|Region||Kaohsiung County Sanmin Township Minchuan Village Area|
|Ethnicity||250 (no date)|
Kanakanavu (also spelled Kanakanabu) is a Southern Tsouic language is spoken by the Kanakanavu people, an indigenous people of Taiwan (see Taiwanese aborigines). It is a Formosan language of the Austronesian family.
The language is considered to be critically endangered.
The native Kanakanavu speakers were Taiwanese aboriginals living on the islands. Following the Dutch Colonial Period in the 17th century, Han-Chinese immigration began to dominate the islands population. The village of Takanua is a village assembled by Japanese rulers to relocate various aboriginal groups in order to establish easier dominion over these groups.
Japanese occupation left evidence of how the culture functioned. Forest clearance allowed agriculture to be the main facet of society, followed by hunting and fishing. Maize, Rice, Millet, Taro, Sweet Potatoes, beans, and soybeans were the staple crops.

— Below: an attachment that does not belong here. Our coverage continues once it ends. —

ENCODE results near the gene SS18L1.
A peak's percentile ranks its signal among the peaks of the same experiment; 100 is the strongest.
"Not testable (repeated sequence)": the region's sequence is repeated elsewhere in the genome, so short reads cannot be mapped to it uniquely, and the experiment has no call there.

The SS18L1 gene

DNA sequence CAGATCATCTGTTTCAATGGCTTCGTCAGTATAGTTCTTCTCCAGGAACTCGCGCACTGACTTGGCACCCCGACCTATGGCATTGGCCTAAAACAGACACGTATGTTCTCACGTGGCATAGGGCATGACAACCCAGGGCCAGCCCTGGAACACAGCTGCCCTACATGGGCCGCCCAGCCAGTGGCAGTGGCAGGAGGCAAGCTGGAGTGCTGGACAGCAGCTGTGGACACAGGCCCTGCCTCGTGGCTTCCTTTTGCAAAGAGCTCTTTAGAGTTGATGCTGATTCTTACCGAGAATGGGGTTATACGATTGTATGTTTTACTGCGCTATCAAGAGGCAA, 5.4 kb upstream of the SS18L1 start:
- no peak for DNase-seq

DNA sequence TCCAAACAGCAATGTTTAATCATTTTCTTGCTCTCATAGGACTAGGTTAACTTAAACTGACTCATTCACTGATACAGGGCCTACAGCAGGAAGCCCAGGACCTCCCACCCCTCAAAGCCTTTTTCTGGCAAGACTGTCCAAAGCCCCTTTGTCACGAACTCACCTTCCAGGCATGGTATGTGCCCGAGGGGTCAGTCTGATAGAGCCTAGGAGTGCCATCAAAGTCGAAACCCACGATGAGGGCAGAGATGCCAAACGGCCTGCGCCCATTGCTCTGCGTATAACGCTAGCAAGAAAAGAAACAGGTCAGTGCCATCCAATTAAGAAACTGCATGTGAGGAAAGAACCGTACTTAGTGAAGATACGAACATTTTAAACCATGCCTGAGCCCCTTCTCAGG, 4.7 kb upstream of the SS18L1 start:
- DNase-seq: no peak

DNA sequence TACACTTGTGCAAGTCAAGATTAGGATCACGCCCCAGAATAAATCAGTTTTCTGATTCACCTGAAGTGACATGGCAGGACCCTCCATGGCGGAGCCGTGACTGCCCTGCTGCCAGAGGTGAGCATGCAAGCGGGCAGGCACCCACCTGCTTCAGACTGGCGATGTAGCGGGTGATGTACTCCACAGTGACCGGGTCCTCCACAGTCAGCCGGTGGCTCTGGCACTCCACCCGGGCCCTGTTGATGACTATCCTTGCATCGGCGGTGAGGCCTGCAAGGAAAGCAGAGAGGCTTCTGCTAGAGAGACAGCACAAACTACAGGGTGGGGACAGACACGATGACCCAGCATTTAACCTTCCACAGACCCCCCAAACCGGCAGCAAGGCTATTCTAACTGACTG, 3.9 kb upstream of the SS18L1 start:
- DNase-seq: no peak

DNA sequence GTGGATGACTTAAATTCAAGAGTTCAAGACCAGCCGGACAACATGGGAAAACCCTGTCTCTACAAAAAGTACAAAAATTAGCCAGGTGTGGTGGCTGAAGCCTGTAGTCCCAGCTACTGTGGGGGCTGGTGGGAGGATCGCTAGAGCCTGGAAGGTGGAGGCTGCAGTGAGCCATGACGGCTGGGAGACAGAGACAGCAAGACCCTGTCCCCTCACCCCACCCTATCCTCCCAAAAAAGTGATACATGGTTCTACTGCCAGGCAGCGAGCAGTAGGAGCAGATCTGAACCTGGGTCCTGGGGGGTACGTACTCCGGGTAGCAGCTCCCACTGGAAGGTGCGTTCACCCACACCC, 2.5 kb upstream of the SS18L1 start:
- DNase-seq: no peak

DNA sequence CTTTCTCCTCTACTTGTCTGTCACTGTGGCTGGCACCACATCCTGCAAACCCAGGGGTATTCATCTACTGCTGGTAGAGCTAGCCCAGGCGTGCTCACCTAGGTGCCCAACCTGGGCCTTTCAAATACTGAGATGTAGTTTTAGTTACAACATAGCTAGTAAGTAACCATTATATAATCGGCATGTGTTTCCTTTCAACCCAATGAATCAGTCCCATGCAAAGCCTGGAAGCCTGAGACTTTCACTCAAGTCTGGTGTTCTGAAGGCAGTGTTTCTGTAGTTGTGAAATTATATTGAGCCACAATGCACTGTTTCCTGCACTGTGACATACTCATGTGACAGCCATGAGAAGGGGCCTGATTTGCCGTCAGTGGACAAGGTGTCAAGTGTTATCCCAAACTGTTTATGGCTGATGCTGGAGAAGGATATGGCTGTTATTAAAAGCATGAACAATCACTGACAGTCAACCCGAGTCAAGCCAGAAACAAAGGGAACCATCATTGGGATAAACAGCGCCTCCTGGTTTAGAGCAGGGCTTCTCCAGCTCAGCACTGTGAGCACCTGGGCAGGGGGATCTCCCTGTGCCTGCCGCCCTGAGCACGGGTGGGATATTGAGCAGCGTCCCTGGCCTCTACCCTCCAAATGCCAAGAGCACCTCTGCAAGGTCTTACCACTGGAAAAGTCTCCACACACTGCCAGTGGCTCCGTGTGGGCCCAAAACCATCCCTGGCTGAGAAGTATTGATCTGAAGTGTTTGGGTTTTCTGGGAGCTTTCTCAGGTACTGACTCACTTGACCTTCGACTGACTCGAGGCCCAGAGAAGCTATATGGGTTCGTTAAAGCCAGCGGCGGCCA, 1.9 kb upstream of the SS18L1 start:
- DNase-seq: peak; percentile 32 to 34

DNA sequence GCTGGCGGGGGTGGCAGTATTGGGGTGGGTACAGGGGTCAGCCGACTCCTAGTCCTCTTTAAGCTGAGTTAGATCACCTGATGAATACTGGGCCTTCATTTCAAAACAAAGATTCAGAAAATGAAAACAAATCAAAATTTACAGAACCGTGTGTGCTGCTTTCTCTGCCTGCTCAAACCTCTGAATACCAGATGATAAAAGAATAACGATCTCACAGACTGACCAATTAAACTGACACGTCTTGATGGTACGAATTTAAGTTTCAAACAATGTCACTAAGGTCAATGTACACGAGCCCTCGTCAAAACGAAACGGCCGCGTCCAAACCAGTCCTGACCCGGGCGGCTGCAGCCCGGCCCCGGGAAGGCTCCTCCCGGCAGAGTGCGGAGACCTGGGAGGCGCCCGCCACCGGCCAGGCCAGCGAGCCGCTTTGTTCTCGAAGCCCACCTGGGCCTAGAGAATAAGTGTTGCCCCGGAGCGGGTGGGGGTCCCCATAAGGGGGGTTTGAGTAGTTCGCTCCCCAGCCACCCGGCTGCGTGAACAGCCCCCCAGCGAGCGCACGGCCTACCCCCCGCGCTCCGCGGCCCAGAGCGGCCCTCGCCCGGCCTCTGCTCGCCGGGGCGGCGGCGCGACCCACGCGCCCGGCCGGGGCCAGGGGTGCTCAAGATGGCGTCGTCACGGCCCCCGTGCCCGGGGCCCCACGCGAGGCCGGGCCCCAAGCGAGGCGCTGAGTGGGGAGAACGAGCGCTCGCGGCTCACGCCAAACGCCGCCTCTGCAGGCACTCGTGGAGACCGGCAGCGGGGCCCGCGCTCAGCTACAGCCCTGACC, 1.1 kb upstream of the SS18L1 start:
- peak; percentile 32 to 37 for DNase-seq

There are 14 different consonant phonemes, containing only voiceless plosives within Kanakanavu. Adequate descriptions of liquid consonants become a challenge within Kanakanavu. It also contains 6 vowels plus diphthongs and triphthongs. Vowel length is often not clear if distinctive or not, as well as speakers pronouncing vowel phonemes with variance. As most Austronesian and Formosan languages, Kanakanavu has the syllable structure C V. Very few, even simple words, contain less than three to four syllables.
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- Tsuchida, Shigeru. (1976). Reconstruction of Proto-Tsouic phonology. (Study of languages and cultures of Asia and Africa : monograph series, 5.) Tokyo: Institue for the Study of Languages and Cultures of Asia and Africa, Tokyo Univ. of Foreign Studies. 329pp. (Corrigenda and addenda slip inserted Includes index Bibliography: S. xi-xxiv).
- Tsuchida, Shigeru. (2003). Kanakanavu texts (Austronesian Formosan). (Endangered Languages of the Pacific Rim Publications Series, A3-014.) Osaka: ELPR. 133pp.